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This Month in History


February 1, 2003 - Sixteen minutes before it was scheduled to land, the Space Shuttle Columbia broke apart in over west Texas, killing all seven crew members. The accident resulted from damage caused during liftoff when a piece of insulating foam from the external fuel tank broke off, piercing a hole in the shuttle's left wing. This allowed hot gases to penetrate the wing upon re-entry into the Earth's atmosphere.

February 2, 1848 - The war between the U.S. and Mexico ended with the signing of the Treaty of Guadalupe Hildalgo. In exchange for $15 million, the U.S. acquired the areas of present day California, Nevada, Utah, Arizona, New Mexico, Colorado, Wyoming, and Texas. The treaty was ratified on March 10, 1848.

February 3, 1865 - A four hour peace conference occurred between President Abraham Lincoln and Confederate Vice President Alexander Stephens at Hampton Roads, Virginia. The meeting was unsuccessful because President Lincoln insisted that there could be no armistice until the Confederates acknowledged Federal authority. The Confederates wanted an armistice first. The Civil War continued.

February 3, 1870 - The 15th Amendment to the U.S. Constitution was ratified, securing the right of citizens to vote, regardless of race, color, or previous condition of servitude.

February 3, 1913 - The 16th Amendment to the U.S. Constitution was ratified, giving Congress the authority to collect income taxes.

February 3, 1943 - An extraordinary act of heroism occurred in the icy waters off Greenland after the U.S. Army transport ship Dorchester was hit by a German torpedo and began to sink. There were not enough life jackets, so four U.S. Army chaplains on board removed theirs, handed them to frightened young soldiers, and chose to go down with the ship while praying.

February 4, 1861 - Apache Chief Cochise was arrested in Arizona by the U.S. Army for raiding a ranch. After escaping, the Chief declared war, beginning the period known as the Apache Wars, which lasted 25 years.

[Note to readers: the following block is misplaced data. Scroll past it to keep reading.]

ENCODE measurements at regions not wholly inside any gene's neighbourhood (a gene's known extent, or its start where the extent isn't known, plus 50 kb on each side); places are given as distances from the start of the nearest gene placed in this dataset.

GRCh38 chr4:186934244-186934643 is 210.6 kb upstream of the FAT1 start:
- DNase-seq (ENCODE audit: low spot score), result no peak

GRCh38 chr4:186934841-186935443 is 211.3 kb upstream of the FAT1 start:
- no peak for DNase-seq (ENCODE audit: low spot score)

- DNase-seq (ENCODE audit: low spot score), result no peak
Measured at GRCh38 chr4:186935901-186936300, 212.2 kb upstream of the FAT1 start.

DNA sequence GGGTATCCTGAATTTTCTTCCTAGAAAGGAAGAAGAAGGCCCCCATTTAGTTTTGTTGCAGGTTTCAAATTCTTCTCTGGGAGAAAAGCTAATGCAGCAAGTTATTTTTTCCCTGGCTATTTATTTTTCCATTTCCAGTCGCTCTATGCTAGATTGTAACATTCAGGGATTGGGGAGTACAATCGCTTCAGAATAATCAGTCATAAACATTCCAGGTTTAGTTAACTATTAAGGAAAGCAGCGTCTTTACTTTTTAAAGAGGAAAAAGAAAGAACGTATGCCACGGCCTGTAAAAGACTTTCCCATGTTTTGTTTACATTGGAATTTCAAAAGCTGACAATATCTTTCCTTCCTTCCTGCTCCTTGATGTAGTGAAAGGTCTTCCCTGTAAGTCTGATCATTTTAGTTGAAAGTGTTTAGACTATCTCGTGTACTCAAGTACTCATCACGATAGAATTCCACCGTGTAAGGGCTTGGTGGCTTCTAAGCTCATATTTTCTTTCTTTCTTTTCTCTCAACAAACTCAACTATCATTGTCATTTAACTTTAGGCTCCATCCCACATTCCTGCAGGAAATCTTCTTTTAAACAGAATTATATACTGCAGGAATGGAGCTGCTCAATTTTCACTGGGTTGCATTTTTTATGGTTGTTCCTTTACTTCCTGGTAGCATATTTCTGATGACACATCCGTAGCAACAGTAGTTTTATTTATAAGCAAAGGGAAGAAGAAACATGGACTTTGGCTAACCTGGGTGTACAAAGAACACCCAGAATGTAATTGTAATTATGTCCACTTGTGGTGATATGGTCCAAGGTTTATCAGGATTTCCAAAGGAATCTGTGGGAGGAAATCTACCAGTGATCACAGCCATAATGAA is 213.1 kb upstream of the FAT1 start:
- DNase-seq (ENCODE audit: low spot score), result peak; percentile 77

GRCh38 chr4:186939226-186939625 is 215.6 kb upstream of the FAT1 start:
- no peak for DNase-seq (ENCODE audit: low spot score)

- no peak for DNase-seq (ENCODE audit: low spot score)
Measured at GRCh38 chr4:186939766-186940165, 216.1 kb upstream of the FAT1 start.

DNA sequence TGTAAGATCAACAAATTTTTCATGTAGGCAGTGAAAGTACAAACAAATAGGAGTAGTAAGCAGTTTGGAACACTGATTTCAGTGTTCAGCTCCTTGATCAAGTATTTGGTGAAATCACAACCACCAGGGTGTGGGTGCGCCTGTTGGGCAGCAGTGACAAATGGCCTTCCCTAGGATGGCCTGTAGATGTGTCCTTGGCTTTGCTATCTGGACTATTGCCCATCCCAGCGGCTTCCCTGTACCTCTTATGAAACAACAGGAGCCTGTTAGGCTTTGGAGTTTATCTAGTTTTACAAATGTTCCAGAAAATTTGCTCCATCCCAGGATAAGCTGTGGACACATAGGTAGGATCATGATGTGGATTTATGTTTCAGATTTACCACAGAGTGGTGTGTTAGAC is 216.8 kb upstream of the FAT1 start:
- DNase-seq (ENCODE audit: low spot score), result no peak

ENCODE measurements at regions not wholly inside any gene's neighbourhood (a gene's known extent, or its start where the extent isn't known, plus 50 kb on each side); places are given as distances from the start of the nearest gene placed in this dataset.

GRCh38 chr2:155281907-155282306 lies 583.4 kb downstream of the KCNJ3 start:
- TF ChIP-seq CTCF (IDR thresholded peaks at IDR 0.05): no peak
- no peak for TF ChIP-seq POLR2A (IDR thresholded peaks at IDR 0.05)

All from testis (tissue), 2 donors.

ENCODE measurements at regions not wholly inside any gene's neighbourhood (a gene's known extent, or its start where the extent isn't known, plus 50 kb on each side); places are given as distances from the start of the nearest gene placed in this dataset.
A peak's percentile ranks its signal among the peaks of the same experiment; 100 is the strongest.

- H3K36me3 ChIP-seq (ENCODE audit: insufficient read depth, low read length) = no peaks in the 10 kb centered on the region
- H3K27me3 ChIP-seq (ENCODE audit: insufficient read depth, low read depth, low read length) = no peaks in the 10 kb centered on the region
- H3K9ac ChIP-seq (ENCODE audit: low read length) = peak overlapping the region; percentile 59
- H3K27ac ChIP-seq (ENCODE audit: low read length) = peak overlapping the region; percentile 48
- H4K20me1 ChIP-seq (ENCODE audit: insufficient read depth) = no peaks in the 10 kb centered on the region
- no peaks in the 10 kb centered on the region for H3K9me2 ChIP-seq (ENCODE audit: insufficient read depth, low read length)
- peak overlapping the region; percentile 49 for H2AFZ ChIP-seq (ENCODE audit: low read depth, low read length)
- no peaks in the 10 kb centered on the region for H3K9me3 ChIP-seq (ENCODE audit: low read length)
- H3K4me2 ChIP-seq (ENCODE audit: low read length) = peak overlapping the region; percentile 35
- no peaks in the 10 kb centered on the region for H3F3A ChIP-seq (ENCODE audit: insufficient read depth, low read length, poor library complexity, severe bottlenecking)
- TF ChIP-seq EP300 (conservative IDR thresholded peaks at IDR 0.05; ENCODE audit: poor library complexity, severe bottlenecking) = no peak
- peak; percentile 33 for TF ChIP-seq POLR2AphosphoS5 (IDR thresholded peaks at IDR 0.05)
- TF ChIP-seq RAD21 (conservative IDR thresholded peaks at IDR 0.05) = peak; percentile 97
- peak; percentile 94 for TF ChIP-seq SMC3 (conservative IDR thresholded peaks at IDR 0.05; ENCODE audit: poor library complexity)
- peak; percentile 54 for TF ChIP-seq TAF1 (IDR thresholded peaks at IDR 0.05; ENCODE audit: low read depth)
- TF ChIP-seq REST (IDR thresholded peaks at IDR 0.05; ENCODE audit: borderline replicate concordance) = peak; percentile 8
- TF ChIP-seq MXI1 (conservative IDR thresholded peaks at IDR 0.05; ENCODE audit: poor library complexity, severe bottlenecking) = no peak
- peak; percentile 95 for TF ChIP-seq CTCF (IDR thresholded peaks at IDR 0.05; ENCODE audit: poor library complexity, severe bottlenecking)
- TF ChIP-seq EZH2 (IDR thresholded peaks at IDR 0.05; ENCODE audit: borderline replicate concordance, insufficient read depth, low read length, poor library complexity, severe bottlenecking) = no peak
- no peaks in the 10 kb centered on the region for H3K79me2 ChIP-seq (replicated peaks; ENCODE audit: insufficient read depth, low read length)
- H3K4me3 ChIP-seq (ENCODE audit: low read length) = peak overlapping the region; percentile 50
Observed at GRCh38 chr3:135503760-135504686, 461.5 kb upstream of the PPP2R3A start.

February 6, 1788 - By a vote of 187 to 168, Massachusetts became the sixth state to ratify the new U.S. Constitution.

February 6, 1933 - The 20th Amendment to the U.S. Constitution was adopted. It stated the date for the Presidential Inauguration as January 20th, instead of the old date of March 4th, and it also set January 3rd as the official opening date of Congress.

February 7, 1795 - The 11th Amendment to the U.S. Constitution was ratified. This amendment limited the powers of the Federal Judiciary over the states by prohibiting Federal lawsuits against individual states.

February 9, 1943 - During World War II in the Pacific, U.S. troops captured Guadalcanal in the Solomon Islands after six months of battle. Over 9,000 Japanese and 2,000 Americans were killed.

February 10, 1942 - The first Medal of Honor during World War II was awarded to 2nd Lt. Alexander Nininger for heroism during the Battle of Bataan.

February 10, 1967 - The 25th Amendment to the U.S. Constitution was ratified, solidifying the procedures for presidential succession in the event of the disability of a sitting president.

February 12, 1999 - The impeachment trial of President Bill Clinton in the U.S. Senate ended. With the whole world watching via television, Senators stood up one by one to vote "guilty" or "not guilty." On Article 1 (charging Clinton with perjury) 55 senators, including 10 Republicans and all 45 Democrats voted not guilty. On Article 2 (charging Clinton with obstruction of justice) the Senate split evenly, 50 for and 50 against the President. With the necessary two-thirds majority not having been achieved, President Clinton was acquitted on both charges and served out the remainder of his term of office lasting through January 20, 2001.

February 13, 1635 - Boston Latin School, the first tax-payer supported (public) school in America was established in Boston, Massachusetts.

February 13, 1945 - During World War II in Europe, British and American planes carried out massive bombing raids on Dresden, Germany. A four-day firestorm erupted that could be seen for 200 miles. The fire engulfed the historic old city, killing an estimated 135,000 German civilians.

February 14, 1849 - Photographer Matthew Brady took the first photograph of a U.S. President in office, James Polk.